The headlines say it all -- if it's not Web-based malware infecting your desktops, it's targeted malware like that described in Mandiant's recent annual threat report on the APT1 cyberespionage group. The Chronology of Data Breaches, a list maintained by the Privacy Rights Clearinghouse, says there have been numerous malware-related breaches in the past year. We're seeing just the tip of the iceberg; what about the incidents that go undetected and unreported?
One recent approach to fighting viruses on enterprise desktops is to move beyond malware detection and instead focus on malware prevention, namely application whitelisting. Whitelisting is similar to the traditional firewall approach: Deny all traffic upfront, and permit legitimate apps to pass through. There's a new line of thinking, however, around detection that uses big data analytics to detect malware that's already on your network rather than try to prevent it in the first place.
Wait, haven't we been down this road before? Malware detection is the new prevention, I suppose. Regardless of which side of the fence you're on, consider the following questions:
- What if some of your organization's devices are already compromised? You can have all the prevention software in the world, but if intruders already have access, you're going to need a different approach to find and fight them off.
- What if you haven't yet acknowledged the known vulnerabilities in Windows that hackers target? At any given time, every organization has flaws such as missing patches, weak passwords and unhardened systems susceptible to exploitation.
- What if you don't have the proper security tools and processes to give your team the visibility it needs to fight the threats your business faces? You cannot protect yourself against, much less clean up, the malware you don't know about.
- What if your IT environment is so complex that you couldn't possibly know what to whitelist?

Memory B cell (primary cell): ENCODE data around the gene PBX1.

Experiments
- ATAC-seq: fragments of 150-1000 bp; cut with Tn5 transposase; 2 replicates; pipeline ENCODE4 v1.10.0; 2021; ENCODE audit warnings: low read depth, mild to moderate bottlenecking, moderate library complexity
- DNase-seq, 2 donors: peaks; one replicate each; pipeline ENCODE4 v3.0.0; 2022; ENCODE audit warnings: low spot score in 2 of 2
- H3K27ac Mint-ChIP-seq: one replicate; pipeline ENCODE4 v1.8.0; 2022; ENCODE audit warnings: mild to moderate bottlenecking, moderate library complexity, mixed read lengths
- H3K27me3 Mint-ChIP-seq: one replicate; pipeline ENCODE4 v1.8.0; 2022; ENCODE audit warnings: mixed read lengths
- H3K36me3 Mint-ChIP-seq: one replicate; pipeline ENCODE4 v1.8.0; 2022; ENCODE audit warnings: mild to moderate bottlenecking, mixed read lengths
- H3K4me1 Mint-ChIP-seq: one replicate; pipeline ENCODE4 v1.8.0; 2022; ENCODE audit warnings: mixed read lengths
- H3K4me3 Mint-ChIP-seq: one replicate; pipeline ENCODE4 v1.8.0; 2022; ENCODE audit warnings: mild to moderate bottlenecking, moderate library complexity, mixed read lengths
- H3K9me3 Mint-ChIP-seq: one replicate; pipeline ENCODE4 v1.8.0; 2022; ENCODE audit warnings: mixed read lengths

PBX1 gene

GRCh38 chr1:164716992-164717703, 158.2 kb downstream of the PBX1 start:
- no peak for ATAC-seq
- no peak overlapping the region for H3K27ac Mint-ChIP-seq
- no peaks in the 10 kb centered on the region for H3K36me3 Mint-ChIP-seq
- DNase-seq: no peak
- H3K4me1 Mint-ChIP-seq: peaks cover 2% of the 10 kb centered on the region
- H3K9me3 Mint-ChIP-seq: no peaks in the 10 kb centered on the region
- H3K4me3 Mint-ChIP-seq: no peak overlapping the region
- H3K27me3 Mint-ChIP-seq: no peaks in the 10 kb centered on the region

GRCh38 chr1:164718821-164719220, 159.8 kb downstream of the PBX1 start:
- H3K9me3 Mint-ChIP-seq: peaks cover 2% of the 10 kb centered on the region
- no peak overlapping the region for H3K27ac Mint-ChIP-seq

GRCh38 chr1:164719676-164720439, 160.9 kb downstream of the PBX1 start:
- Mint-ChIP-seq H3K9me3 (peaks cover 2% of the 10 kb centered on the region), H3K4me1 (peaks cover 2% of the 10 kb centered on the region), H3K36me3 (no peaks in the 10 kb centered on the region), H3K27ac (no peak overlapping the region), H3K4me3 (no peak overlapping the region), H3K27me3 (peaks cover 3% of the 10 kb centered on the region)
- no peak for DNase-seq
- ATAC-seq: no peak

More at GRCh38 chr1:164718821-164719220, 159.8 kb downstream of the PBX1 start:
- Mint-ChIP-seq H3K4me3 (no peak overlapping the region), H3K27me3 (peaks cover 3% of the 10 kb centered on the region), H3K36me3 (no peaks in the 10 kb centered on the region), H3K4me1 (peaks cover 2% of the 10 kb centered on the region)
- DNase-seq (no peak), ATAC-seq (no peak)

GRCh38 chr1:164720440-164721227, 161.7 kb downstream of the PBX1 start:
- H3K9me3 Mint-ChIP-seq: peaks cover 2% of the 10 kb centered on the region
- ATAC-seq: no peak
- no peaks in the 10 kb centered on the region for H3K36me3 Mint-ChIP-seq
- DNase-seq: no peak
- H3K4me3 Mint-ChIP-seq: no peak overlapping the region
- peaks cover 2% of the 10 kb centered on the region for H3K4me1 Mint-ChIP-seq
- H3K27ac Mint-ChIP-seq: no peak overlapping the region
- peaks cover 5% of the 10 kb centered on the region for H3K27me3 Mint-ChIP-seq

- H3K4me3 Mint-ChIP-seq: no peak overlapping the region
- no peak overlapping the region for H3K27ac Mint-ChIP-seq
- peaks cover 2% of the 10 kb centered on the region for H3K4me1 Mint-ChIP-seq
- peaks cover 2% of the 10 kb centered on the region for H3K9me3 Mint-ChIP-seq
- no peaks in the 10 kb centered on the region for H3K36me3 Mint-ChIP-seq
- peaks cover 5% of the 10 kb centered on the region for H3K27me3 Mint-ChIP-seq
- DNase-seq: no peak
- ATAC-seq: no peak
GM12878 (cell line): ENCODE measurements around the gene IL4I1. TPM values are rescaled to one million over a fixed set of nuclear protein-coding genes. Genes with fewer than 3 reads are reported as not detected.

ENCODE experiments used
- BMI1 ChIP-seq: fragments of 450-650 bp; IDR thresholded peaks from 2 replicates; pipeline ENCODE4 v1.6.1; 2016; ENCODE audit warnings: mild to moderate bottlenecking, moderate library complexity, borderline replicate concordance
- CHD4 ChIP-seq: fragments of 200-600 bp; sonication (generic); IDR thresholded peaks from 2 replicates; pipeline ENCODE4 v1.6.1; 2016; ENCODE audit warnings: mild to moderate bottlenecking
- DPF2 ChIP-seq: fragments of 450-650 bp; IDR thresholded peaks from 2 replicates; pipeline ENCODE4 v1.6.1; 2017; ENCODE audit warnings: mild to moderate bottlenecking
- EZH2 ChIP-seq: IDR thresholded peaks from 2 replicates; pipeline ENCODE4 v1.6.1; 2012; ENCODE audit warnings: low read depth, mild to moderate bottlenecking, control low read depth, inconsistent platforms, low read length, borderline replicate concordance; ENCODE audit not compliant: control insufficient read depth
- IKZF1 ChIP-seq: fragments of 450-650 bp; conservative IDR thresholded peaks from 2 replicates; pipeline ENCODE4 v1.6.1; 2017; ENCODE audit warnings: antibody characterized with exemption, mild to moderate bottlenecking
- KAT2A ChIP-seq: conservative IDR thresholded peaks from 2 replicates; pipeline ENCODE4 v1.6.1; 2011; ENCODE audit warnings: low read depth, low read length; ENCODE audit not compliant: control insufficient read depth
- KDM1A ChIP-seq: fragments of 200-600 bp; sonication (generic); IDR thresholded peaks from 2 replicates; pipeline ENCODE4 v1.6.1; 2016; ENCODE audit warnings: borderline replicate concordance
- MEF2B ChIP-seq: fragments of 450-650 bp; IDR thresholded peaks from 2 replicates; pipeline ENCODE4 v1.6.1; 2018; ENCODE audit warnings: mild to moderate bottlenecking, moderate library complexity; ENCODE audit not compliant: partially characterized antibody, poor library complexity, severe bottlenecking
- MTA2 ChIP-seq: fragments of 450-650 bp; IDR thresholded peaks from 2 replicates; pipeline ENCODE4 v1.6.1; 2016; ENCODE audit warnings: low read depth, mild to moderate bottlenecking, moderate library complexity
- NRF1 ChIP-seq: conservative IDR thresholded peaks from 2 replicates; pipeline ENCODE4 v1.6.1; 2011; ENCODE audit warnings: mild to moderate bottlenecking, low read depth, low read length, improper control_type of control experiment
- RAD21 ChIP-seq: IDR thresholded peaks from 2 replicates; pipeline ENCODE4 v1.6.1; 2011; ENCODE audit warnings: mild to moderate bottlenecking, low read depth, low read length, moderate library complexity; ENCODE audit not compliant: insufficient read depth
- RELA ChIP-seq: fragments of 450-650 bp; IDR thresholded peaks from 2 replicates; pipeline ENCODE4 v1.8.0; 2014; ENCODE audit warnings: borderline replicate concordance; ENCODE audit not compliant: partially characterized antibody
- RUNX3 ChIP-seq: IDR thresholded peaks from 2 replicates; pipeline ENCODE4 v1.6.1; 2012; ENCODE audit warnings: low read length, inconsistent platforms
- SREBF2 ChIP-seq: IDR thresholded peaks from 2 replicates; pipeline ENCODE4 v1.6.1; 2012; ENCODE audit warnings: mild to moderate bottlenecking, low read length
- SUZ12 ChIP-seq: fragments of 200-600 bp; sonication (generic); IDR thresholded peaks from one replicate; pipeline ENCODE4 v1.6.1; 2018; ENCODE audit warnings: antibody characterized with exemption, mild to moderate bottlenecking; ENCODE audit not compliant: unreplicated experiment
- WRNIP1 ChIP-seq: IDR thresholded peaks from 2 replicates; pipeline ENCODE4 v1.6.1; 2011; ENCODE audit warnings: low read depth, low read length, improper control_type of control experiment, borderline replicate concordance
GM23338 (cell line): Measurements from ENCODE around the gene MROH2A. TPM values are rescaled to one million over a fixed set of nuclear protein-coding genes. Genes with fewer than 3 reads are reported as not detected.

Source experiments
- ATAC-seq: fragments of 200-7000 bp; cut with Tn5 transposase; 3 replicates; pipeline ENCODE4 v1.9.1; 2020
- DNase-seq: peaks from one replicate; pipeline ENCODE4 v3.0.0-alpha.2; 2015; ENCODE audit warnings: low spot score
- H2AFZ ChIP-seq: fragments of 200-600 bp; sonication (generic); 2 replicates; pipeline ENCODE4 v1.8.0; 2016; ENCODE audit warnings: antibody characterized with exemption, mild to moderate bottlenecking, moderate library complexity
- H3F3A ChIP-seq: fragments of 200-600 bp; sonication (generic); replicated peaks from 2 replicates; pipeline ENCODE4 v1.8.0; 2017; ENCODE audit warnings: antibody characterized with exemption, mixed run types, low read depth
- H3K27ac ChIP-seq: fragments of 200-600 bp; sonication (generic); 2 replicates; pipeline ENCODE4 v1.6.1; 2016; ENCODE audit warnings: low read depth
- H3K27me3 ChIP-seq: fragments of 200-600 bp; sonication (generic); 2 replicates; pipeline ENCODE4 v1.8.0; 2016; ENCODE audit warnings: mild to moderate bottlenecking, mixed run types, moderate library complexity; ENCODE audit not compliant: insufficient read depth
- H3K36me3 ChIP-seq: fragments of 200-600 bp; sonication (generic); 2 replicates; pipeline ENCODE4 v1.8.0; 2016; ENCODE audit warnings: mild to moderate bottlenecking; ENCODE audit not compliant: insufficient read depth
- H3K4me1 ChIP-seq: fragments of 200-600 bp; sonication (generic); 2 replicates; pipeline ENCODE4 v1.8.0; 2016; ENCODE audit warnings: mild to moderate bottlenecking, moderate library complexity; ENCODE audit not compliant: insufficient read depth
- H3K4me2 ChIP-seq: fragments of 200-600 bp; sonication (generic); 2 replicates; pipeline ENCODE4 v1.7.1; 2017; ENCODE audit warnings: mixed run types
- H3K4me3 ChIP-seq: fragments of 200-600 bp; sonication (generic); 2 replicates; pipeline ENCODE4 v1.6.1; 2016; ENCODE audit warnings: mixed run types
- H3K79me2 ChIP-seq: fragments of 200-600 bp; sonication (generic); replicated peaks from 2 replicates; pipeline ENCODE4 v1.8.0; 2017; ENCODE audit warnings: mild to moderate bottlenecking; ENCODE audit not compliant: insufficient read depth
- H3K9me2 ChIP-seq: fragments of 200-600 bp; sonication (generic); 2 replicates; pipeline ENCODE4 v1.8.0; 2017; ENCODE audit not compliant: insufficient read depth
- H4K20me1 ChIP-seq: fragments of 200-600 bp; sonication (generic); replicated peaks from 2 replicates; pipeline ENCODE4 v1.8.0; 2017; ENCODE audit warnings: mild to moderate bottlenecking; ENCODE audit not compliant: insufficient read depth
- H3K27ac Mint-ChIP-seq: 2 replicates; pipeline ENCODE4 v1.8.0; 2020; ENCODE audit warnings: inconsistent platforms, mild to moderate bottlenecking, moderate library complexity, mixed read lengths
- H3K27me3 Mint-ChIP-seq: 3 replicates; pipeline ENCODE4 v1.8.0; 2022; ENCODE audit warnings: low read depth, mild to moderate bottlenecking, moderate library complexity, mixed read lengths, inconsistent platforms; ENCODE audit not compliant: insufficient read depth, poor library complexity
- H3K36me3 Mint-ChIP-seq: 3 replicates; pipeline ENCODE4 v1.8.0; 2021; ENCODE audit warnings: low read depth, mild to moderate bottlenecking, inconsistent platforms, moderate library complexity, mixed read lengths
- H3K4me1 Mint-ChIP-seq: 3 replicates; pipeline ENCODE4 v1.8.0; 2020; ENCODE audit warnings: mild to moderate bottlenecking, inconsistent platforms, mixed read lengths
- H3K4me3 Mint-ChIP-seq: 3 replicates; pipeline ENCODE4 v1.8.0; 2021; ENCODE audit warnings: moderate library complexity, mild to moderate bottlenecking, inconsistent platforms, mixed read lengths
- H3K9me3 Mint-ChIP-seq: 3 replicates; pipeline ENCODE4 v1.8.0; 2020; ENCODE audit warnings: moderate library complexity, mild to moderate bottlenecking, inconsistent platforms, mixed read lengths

- Is it even realistic to keep malware from reaching every fabric of the network? Trying to prevent all malware at all times is a futile task that will only serve to set your organization up for failure.
More on malware detection and removal
Answering questions about malware and rootkits
Getting proactive with application sandboxing
What Windows admins need to know about securing desktops
Considering how Windows 8 affects desktop security
Enterprise systems threatened by targeted malware, social engineering
So, is whitelisting the best way to go, or is smarter detection the wise approach? Perhaps you can maintain bloatware on every desktop, or perhaps going the route of a thinner client/cloud-based solution is best. One thing's for sure: Malware protection always needs strengthening because new threats to enterprise desktops keep emerging. As Gilbert Arland noted, "Failure to hit the bull's-eye is never the fault of the target."
When responding to today's desktop malware challenges, you have to accept that malware is likely present on your network. With some time, skill and the right tools, you can reduce potential damage to systems, prevent data breaches and preserve your organization's reputation.
Just as important, make sure you're analyzing and resolving the enterprise desktop malware problem at the right level. Anything less is best-guess speculation -- a business risk you can't afford to take. Finally, make sure you have a plan for when malware infections occur. The questions above should get you started with malware detection.
This was first published in April 2013